Limited Access to Electricity and Digital Technologies a Barrier to E-Learning in Uganda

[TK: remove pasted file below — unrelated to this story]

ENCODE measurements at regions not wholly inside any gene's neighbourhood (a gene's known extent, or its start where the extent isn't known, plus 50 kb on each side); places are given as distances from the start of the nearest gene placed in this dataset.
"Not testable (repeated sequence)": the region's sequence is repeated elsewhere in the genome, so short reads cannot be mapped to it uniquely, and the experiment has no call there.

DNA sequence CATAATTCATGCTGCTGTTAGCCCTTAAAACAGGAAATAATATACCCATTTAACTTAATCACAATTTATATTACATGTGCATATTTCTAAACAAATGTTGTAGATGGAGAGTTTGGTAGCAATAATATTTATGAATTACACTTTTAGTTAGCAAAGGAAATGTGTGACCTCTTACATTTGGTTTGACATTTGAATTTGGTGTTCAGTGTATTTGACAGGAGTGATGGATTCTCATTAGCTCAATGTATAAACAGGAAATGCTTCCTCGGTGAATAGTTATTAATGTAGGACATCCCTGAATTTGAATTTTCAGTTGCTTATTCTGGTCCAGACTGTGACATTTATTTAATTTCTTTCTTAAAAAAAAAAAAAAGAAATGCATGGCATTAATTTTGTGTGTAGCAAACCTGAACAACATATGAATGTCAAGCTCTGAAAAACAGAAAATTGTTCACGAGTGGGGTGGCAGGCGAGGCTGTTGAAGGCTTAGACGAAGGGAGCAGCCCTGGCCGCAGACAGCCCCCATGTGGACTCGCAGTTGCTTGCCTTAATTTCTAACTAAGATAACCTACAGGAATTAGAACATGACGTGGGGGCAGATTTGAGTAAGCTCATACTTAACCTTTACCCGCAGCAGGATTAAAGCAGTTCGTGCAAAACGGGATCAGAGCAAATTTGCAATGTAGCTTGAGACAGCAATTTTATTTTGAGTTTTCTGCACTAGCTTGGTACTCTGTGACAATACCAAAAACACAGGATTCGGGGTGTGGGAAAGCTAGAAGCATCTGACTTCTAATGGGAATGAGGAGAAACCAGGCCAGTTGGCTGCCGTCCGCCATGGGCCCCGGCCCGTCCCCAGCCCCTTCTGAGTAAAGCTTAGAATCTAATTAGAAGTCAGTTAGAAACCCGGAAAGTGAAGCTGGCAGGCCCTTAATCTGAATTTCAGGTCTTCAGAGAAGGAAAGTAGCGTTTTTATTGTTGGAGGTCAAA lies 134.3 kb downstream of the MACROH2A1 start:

On March 15, 2020, Uganda’s government ordered the closure of all primary and secondary schools, universities, and other educational institutions to stem the spread of COVID-19, keeping approximately 15 million children out of school. Twelve months later, the government began a phased reopening of schools, only to close them again in June 2021 as coronavirus cases were surging in the country. On 10 January 2022, the schools opened again after nearly two years of lockdown, marking the end of the world’s longest school closure due to the COVID-19 pandemic. While schools were closed, the government adopted several approaches to keep children in lower schools learning, including the printing and distribution of home learning materials as well as the delivery of lessons via television, radio, newspapers, and the Internet. But due to limited access – especially among rural and economically disadvantaged children – to electricity, the Internet, televisions, and newspapers, many children missed out on learning, exacerbating educational inequalities in the country. The extended school closure posed other challenges as well. Since the outbreak of COVID-19, pregnancies among school-age girls are estimated to have risen by 30%. Many teachers had to resort to small businesses to support their families. Some private school owners sold their schools or converted them to other businesses. According to a report by the National Planning Authority (2021), about 3,507 primary and 832 secondary schools were expected to close due to financial hardship, and nearly 30% of students are projected never to return to school because of teenage pregnancies, early marriages, and child labour. In the event of future disruptions to in-school learning in Uganda, how feasible is e-learning as an alternative? Recent Afrobarometer survey findings show that relatively few Ugandan households have access to electricity, Internet-enabled phones, televisions, and computers. Access is particularly low among poor citizens and those who live outside the cities and the Central Region. For the foreseeable future, e-learning is likely to disadvantage or exclude more children than it serves.